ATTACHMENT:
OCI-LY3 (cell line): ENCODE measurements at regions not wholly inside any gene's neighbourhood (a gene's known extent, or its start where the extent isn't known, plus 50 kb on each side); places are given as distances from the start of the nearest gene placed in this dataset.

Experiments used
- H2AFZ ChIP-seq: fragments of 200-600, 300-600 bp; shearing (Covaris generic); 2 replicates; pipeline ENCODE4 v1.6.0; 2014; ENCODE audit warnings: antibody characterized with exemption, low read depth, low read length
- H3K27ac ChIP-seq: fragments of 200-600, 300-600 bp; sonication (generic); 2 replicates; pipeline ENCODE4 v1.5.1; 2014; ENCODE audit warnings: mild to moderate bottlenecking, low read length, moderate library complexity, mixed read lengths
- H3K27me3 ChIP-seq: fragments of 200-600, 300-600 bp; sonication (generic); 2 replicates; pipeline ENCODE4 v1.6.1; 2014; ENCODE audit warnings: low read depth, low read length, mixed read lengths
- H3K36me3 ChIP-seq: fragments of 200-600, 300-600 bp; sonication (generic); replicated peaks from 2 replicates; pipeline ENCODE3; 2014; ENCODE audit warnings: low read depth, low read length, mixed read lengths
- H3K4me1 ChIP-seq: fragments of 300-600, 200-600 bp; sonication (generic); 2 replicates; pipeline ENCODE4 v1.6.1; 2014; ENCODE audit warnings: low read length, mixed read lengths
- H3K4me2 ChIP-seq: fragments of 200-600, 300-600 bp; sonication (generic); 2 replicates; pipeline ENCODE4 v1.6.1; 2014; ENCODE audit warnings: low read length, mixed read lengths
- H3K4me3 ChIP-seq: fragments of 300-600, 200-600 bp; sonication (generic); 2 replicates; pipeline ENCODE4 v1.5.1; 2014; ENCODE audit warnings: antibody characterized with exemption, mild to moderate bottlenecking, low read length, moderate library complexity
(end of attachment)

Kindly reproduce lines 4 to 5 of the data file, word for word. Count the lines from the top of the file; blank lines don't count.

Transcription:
- H3K27ac ChIP-seq: fragments of 200-600, 300-600 bp; sonication (generic); 2 replicates; pipeline ENCODE4 v1.5.1; 2014; ENCODE audit warnings: mild to moderate bottlenecking, low read length, moderate library complexity, mixed read lengths
- H3K27me3 ChIP-seq: fragments of 200-600, 300-600 bp; sonication (generic); 2 replicates; pipeline ENCODE4 v1.6.1; 2014; ENCODE audit warnings: low read depth, low read length, mixed read lengths